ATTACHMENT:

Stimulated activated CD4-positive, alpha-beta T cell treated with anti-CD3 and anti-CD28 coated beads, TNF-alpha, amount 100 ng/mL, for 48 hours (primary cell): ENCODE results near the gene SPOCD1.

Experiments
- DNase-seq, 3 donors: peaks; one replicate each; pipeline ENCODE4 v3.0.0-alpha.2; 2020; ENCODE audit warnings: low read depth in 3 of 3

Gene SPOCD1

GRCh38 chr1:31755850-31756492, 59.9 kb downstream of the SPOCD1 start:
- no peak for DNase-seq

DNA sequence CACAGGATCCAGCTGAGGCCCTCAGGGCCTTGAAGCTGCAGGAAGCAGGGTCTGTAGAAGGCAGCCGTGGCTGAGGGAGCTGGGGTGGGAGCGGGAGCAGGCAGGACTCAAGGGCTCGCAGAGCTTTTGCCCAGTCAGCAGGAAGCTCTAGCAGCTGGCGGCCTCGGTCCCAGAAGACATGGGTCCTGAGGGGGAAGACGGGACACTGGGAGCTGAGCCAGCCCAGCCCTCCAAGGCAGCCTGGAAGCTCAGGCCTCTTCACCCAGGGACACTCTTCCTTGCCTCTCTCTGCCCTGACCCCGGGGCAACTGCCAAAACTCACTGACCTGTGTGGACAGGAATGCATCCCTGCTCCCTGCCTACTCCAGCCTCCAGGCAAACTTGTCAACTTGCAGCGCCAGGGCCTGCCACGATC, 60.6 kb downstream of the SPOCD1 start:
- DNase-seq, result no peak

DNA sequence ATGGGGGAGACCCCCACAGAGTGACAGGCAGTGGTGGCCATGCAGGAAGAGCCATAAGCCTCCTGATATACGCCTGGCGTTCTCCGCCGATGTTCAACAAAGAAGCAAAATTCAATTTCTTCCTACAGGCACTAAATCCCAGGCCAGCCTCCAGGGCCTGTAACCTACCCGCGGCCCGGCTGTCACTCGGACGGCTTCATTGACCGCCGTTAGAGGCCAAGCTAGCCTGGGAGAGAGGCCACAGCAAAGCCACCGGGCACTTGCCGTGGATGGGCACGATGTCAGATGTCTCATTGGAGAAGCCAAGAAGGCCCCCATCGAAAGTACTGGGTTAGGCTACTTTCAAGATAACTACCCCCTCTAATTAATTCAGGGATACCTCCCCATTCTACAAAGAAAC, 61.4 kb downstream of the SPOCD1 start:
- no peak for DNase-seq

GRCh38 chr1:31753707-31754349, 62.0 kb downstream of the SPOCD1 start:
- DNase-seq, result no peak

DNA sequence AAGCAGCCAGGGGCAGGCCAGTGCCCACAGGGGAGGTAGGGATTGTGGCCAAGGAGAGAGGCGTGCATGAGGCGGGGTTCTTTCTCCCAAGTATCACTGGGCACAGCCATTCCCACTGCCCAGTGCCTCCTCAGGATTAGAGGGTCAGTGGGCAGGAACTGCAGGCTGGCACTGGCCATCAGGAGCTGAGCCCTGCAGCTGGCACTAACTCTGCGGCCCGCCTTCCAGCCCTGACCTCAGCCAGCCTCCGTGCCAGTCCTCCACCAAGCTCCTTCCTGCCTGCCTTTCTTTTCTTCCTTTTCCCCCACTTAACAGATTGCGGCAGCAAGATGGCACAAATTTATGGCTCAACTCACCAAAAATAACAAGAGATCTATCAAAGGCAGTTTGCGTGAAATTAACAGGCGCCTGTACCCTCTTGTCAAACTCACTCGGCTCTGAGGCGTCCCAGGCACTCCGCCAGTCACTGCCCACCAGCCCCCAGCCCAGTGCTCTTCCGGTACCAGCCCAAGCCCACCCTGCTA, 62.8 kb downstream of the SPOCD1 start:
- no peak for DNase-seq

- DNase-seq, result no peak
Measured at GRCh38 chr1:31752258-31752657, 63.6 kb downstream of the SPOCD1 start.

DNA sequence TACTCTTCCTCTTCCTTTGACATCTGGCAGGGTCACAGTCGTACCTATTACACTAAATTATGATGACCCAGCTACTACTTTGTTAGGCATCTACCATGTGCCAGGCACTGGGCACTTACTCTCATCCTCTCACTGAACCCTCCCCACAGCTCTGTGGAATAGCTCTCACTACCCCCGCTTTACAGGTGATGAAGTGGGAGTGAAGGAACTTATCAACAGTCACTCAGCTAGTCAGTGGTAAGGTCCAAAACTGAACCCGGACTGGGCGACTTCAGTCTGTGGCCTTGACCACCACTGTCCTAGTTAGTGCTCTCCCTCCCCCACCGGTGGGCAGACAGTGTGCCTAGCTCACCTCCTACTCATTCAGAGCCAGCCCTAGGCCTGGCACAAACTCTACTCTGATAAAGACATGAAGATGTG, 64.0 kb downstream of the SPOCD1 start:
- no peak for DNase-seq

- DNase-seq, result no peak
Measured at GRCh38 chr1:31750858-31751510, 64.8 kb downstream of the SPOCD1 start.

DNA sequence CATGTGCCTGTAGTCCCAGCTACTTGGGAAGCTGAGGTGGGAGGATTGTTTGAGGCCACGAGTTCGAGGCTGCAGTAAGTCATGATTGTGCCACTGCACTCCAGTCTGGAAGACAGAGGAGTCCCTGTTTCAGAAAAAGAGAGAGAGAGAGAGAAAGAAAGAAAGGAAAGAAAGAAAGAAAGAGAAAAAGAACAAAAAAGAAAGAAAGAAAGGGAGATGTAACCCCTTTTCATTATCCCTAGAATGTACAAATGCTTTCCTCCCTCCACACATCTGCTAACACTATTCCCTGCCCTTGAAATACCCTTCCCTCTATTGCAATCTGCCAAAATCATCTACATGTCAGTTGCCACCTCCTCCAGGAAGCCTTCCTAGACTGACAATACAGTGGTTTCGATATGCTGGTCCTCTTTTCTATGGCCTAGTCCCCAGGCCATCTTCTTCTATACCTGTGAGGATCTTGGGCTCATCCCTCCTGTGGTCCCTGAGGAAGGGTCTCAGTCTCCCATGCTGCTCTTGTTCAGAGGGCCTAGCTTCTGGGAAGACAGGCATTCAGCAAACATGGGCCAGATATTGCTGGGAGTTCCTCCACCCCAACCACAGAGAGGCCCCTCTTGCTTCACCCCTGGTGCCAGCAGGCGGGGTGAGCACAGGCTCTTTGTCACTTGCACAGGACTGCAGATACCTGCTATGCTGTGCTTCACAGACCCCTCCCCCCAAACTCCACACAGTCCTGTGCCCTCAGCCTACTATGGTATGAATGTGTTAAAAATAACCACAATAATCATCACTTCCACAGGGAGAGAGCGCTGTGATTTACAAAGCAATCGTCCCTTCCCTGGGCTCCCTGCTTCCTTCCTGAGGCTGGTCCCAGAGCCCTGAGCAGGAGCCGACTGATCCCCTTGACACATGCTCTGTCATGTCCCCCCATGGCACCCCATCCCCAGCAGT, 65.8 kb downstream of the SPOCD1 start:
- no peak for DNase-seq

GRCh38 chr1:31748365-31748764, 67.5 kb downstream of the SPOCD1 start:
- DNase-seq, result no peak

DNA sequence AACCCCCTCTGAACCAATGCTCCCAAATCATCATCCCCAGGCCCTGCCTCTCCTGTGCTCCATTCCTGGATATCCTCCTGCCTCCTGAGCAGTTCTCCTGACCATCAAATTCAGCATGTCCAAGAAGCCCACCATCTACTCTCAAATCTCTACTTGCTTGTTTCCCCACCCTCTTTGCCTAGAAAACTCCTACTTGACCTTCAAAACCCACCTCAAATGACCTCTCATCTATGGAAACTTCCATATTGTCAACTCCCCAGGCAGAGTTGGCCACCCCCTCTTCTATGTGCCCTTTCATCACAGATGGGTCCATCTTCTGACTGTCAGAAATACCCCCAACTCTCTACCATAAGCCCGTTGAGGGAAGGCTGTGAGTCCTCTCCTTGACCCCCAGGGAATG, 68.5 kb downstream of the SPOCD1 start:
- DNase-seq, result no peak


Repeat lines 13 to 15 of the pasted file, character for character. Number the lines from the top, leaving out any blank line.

DNA sequence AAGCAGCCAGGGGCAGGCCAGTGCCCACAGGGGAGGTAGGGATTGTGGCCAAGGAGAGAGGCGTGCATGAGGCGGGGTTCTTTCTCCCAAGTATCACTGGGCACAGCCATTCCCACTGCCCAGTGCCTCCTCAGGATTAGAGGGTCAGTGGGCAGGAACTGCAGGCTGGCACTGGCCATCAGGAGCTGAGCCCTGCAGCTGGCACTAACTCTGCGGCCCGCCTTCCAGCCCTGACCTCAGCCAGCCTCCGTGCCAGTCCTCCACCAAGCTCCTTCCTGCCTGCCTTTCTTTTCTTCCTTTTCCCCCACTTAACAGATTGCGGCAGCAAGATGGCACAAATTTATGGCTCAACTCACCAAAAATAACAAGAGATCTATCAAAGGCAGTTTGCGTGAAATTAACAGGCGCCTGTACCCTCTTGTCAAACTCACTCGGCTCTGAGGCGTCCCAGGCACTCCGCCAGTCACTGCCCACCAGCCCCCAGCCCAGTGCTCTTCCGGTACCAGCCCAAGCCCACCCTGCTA, 62.8 kb downstream of the SPOCD1 start:
- no peak for DNase-seq

- DNase-seq, result no peak